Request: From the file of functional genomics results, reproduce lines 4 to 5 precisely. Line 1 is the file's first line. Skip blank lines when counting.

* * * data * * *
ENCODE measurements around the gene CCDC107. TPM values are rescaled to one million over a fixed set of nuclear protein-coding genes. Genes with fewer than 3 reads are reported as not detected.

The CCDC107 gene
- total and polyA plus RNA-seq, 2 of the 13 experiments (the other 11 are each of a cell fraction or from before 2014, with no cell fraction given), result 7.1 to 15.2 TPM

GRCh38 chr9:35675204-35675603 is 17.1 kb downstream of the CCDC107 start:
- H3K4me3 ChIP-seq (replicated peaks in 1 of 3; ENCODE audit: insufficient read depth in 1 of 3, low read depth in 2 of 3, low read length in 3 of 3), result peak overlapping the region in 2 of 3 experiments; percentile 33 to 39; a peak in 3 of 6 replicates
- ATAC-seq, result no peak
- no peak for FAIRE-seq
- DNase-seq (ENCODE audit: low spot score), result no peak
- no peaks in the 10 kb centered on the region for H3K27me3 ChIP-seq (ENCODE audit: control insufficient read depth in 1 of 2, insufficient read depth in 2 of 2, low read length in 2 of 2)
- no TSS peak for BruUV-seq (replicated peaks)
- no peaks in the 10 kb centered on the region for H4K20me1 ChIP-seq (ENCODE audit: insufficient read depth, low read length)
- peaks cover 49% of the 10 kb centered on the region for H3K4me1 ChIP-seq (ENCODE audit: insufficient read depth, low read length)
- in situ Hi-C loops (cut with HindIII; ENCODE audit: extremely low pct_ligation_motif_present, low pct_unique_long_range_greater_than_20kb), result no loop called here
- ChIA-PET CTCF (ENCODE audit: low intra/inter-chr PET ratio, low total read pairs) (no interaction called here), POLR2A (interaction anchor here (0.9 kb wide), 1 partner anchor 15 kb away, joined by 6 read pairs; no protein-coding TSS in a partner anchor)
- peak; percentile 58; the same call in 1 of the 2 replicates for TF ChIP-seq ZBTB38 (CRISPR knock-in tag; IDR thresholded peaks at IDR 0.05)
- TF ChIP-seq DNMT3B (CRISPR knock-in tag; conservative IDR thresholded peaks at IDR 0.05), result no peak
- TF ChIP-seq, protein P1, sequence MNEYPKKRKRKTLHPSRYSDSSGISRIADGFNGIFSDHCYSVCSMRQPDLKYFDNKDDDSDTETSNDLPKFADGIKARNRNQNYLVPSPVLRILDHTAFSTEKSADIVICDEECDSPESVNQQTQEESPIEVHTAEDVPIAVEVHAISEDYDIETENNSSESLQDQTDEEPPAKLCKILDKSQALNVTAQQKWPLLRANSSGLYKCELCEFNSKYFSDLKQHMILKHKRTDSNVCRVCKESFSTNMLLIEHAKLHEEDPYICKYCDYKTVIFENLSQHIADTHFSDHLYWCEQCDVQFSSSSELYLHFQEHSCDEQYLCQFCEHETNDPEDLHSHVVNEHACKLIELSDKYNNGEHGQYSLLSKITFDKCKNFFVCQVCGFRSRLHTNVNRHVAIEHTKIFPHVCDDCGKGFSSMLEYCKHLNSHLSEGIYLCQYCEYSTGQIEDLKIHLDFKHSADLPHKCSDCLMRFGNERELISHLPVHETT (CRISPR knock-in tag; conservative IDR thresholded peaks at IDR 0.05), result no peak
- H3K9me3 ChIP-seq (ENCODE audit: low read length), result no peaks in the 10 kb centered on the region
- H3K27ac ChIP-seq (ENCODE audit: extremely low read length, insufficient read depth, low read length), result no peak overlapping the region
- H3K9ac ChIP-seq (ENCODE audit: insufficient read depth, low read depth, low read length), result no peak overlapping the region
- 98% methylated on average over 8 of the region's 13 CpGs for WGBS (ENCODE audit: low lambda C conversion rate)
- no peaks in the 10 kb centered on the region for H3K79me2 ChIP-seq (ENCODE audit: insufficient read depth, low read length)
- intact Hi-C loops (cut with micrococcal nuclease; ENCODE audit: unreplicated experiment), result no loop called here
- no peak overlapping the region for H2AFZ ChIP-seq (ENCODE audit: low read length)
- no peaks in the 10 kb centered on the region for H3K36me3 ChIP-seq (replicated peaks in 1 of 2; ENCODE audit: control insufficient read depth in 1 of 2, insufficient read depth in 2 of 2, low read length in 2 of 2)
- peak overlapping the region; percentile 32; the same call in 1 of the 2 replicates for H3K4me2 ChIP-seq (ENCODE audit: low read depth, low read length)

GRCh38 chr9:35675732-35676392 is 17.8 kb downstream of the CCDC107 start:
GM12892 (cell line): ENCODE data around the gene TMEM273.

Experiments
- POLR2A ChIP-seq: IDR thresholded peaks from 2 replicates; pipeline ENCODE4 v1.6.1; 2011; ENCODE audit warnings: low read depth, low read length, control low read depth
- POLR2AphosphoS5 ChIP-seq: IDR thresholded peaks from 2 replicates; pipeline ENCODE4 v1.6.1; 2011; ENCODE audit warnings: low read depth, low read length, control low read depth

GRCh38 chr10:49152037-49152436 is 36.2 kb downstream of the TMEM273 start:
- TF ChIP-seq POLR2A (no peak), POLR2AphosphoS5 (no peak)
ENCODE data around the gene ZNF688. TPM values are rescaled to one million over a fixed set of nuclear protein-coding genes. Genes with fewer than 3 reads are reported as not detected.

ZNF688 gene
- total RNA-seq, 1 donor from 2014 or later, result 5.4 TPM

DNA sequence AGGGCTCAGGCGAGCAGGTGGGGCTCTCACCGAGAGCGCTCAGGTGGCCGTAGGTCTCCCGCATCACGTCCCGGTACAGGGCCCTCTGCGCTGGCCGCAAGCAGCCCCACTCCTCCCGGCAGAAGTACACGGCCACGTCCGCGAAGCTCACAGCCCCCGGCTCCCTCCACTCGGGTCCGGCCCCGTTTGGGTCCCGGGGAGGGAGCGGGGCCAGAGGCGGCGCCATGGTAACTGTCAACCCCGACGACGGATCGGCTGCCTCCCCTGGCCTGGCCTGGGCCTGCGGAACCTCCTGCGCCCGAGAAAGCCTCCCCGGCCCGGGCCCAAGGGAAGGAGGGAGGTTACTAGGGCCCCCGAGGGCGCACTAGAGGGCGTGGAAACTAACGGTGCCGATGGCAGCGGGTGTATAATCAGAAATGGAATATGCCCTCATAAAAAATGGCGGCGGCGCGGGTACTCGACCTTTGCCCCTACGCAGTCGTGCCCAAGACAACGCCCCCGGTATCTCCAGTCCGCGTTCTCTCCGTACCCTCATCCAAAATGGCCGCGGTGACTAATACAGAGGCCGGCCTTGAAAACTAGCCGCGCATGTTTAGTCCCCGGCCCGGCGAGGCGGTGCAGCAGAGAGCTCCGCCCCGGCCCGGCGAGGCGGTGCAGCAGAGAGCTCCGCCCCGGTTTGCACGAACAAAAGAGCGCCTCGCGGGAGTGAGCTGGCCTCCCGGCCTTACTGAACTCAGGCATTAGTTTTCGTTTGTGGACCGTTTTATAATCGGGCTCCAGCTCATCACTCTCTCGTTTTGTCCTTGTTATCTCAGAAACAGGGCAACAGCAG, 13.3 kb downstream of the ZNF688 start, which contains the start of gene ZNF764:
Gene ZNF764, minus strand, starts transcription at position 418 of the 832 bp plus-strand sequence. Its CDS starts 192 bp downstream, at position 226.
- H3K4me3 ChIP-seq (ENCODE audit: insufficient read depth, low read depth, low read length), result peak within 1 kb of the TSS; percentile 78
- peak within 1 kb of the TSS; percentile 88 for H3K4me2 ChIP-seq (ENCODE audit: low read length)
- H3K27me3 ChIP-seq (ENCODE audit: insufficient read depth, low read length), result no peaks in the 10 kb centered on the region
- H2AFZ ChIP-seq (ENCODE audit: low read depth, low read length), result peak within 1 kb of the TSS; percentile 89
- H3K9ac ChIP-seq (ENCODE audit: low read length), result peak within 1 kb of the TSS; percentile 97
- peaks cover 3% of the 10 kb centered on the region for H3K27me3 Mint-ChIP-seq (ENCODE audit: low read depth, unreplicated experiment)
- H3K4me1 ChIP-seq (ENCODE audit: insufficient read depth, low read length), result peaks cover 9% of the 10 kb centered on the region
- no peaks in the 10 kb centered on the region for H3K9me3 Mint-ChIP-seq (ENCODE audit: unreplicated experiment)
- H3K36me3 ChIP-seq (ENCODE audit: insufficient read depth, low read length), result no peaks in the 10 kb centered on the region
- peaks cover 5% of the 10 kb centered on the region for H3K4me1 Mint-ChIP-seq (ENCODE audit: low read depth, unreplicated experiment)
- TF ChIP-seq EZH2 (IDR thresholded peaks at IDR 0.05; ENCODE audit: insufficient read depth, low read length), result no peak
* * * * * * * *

GRCh38 chr9:35675204-35675603 is 17.1 kb downstream of the CCDC107 start:
- H3K4me3 ChIP-seq (replicated peaks in 1 of 3; ENCODE audit: insufficient read depth in 1 of 3, low read depth in 2 of 3, low read length in 3 of 3), result peak overlapping the region in 2 of 3 experiments; percentile 33 to 39; a peak in 3 of 6 replicates